Complaint to Advertising Standards Authority about Mayor’s ULEZ advertisement

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Londoners may be wildly misled by the Mayor’s claims of reductions in vehicle pollution

Letter addressed to the Advertising Standards Authority dated 24 November 2014

Dear Sir or Madam

I am writing on behalf of Clean Air in London (CAL) to lodge a serious compliant about advertising by or on behalf of the Mayor of London for the proposed Ultra Low Emission Zone (ULEZ) that was published in the Evening Standard on 13 November 2014 (image attached in Appendix).

In CAL’s considered opinion, Londoners may be wildly misled by the Mayor’s claims of reductions in vehicle pollution in the ULEZ advertisement.  The Mayor’s claim that ‘Introducing the [ULEZ] in 2020 will encourage the use of newer cleaner vehicles to reduce vehicle pollution by half’ seems to be based on computer modelled projections of reductions solely in exhaust emissions of oxides of nitrogen (NOx).  The Mayor seems to be excluding inter alia: carbon dioxide (CO2); particulate matter (PM2.5 and PM10); and many non-exhaust vehicle emissions of PM10 such as re-suspension, brake wear and tyre wear which make up a major element of vehicle pollution.  The Mayor’s claims raise secondary questions about the difference between: computer modelled versus actual pollution; emissions (i.e. tailpipe) versus concentrations (in the atmosphere we breathe) attributable to vehicles; and the link so directly or emphatically between ‘encouraging’ and such a specific ‘outcome’.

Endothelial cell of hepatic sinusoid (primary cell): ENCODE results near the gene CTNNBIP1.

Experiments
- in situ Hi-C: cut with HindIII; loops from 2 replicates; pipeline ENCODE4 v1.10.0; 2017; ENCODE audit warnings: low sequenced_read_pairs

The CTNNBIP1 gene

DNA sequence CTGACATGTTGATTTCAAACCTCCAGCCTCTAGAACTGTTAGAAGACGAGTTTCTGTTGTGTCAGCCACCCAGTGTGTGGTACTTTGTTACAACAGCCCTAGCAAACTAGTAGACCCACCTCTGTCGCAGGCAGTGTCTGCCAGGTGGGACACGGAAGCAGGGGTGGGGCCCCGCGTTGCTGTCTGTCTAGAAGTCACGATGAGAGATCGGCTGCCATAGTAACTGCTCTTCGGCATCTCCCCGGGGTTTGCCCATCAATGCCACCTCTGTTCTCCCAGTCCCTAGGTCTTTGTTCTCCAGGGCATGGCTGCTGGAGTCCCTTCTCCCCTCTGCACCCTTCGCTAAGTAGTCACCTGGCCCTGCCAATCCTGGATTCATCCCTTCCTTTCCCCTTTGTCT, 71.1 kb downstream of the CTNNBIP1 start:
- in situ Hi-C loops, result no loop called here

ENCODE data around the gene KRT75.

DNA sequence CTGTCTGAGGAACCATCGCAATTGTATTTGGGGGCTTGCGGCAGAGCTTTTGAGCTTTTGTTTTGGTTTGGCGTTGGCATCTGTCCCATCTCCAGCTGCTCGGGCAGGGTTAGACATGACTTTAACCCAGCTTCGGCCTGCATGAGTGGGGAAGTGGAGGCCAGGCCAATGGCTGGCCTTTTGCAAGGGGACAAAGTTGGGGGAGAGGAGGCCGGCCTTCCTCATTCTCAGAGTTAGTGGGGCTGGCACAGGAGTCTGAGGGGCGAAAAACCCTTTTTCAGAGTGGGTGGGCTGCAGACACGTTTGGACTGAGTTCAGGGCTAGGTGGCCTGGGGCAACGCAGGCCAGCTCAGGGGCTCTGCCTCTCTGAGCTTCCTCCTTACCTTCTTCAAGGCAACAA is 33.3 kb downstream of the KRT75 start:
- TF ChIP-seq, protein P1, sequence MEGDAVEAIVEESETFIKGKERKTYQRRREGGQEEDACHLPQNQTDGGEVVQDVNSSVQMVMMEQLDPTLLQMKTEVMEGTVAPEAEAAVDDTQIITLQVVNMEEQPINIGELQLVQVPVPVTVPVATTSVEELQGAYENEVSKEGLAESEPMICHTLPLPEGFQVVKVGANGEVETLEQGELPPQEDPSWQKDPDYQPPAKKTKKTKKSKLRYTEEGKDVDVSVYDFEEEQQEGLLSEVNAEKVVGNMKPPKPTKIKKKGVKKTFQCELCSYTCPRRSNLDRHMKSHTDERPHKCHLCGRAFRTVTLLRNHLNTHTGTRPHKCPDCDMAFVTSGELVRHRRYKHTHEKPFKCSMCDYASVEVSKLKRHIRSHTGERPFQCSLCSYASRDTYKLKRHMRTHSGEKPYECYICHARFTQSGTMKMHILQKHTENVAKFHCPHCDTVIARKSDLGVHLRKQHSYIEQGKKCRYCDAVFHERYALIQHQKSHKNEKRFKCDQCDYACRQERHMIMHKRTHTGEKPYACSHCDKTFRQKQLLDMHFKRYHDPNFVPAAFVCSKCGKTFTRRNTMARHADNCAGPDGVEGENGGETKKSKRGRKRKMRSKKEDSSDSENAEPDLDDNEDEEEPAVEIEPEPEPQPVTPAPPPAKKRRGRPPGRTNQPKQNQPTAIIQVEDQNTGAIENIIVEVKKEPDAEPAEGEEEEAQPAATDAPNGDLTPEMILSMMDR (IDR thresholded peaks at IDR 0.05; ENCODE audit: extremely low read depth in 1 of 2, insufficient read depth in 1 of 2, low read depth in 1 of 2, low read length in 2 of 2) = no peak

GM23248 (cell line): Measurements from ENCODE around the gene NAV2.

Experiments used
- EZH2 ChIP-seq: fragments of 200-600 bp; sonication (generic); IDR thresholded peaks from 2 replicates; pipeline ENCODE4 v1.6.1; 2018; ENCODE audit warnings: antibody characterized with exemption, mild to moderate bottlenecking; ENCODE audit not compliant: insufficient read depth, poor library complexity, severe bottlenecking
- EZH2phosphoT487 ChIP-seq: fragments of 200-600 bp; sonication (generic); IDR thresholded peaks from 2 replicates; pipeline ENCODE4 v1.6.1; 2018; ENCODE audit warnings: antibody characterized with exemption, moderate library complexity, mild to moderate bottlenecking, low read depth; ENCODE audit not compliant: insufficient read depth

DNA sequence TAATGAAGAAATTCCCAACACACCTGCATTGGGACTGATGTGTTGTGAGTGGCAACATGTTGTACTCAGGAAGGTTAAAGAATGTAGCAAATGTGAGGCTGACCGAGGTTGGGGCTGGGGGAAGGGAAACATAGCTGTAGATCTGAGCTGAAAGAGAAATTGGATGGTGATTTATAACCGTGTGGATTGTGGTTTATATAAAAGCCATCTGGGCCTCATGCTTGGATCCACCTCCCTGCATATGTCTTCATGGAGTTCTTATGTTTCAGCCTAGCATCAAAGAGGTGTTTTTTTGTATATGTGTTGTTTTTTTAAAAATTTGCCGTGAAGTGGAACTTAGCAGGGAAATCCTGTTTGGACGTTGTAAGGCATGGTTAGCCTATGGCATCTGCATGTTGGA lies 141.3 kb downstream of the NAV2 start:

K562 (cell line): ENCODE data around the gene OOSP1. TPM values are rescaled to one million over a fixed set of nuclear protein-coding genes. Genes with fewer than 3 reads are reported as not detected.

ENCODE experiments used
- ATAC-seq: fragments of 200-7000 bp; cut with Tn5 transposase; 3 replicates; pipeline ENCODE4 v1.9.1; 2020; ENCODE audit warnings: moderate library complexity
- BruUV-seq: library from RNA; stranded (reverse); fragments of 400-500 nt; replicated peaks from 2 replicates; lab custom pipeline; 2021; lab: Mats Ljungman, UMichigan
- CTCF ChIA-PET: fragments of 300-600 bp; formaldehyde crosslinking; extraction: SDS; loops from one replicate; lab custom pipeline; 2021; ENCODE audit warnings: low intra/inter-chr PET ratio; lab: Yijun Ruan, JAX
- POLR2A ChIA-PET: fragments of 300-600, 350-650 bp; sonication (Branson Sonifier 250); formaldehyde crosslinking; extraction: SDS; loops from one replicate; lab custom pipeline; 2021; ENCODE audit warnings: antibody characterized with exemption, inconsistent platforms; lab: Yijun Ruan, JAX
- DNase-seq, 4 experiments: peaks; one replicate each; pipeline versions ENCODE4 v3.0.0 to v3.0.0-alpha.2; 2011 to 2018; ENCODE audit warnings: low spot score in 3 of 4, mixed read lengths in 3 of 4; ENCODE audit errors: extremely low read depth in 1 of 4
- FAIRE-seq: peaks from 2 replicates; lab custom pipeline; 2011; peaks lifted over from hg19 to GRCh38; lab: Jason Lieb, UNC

Details of the consultation being undertaken by or on behalf of the Mayor can be seen here:

https://consultations.tfl.gov.uk/environment/ultra-low-emission-zone

http://cleanair.london/hot-topics/stop-hiding-air-pollution-and-ban-diesel-exhaust-in-two-stages-to-2020-as-coal-was-banned-60-years-ago/

CAL considers the Advertising Standards Authority should censure the Mayor and require him to amend future advertisements and claims about the ULEZ.  For the avoidance of doubt, CAL is not suggesting any error or omission by the Evening Standard.

Clean Air in London

CAL is a voluntary organisation which campaigns to achieve urgently and sustainably full compliance with World Health Organisation guidelines for air quality throughout London and elsewhere.

CAL is independent of any government funding, has cross party support and a large number of supporters, both individuals in London and organisations.  CAL provides a channel for both public concern and expert opinion on air pollution in London.  This document provides both general and expert comments.  CAL has no direct or personal interest in the ULEZ.

Traffic is a major cause of air pollution in London, which in turn causes thousands of premature deaths per year and many thousands more illnesses, chronic illness and disability,  For this reason, traffic measures and also measures to deal with air pollution.

ULEZ advertisement

The advertisement stated prominently

1.  “Taxis and private hire vehicles will also need to meet new emission standards and buses will need to be hybrid or zero emission when driving.”

CAL considers that statement is not true and may result in people being wildly misled about the benefits and/or costs of the scheme inter alia for the following reasons:

i.  Taxis would be subject to separate arrangements, if any, to be implemented from 2018 and ‘will be exempt from the ULEZ standards and charges’.   In contrast ‘Every PHV [Private Hire Vehicle e.g. minicab] driving in the ULEZ will be required to meet the ULEZ standards or a daily charge (similar to other cars, vans etc) must be paid’.

The online consultation materials state specifically:

“It is proposed that from January 2018 all vehicles presented for licensing as taxis must be ‘zero emission capable’.

“Since 2012, a 15 year age limit has removed over 6,000 of the oldest and most polluting taxis. TfL proposes to reduce the age limit for all non zero emission capable taxis from 15 years to 10 years (irrespective of date of licensing), with effect from 2020.